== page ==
Last week, in celebration of my birthday, I asked you to donate to charity: water. And after one week, I’m thrilled to share that we’ve raised $3,991 — that’s more than 95% of the way to my goal!
First of all, thank you for supporting this cause. That’s a lot of money we’ve raised, and it’s going to a great organization. I’d like to get to $4,200 and, if so, beyond. So I’m going to reiterate what I said last week:
Water is one of those things that most of us take for granted — you turn on your faucet and, like magic, out comes something safe to drink which, by the way, you need to survive. But for millions of people around the world, that’s not the case. And the results are tragic: every day, about 1,400 children die from diseases caused by unsafe water and poor sanitation.
100% of the money will be used to build clean water projects. (All of charity: water’s operational costs are covered by private donors, allowing them to use all of your gift to bring water to those in need.) When these projects are complete, charity: water will send you photos and GPS coordinates so we can see the exact community we helped, if you’re interested.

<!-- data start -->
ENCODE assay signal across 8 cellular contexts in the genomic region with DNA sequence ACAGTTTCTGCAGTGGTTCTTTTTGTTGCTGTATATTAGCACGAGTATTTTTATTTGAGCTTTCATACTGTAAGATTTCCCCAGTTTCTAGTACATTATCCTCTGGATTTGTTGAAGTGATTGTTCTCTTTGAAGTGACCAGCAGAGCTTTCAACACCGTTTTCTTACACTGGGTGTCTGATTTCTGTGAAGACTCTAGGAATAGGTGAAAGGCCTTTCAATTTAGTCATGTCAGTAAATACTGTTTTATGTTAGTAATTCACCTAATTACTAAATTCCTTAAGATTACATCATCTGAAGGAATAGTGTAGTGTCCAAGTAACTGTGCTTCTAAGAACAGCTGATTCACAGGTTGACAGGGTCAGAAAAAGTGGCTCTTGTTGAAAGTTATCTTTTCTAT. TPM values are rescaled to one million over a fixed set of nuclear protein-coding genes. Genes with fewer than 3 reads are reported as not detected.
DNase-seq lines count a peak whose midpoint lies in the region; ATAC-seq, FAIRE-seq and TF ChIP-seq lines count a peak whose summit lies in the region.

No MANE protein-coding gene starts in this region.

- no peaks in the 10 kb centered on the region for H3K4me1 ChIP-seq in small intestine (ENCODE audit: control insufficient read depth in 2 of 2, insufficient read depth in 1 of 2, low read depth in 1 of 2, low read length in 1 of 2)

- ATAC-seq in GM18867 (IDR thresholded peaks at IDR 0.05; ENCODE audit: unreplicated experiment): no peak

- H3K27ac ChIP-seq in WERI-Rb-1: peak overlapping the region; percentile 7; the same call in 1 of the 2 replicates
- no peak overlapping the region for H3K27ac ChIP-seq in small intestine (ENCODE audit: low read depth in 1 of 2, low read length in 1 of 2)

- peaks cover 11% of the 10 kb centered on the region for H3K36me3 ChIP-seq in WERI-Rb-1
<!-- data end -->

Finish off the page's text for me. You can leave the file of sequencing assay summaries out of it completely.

So please, consider a gift. Just click here. And thanks again.
And some other things you should check out:
Some long reads for the weekend.
1) “You Might Be Buying Trash on Amazon—Literally” (Wall Street Journal, 12 minutes, December 2019). The fantastic subhead: “Dumpster divers say it’s easy to list discarded toys, electronics and books on the retailer’s platform. So we decided to try.”
2) “Throwaway Kids: ‘We are sending more foster kids to prison than college’” (Kansas City Star, 21 minutes, November 2019). This isn’t a feel-good story.
3) “My own private Iceland” (Vox, 29 minutes, October 2019). Iceland is a massive tourist destination — and maybe it’s gone too far. Here’s one paragraph from the story: “The crowds can even cause a kind of overtourism rage. Last year, two visitors beat each other up trying to take photos at Rome’s Trevi fountain and local protestors stormed a tourist bus in Barcelona, agitating against the invasion of the city by travelers. Venice, the most tragic victim of overtourism, recently instituted a new entrance tax to compensate for the damage the sinking city suffers; each visitor requires a daily fee of €3 to €10, depending on the expected traffic.”
Have a great weekend!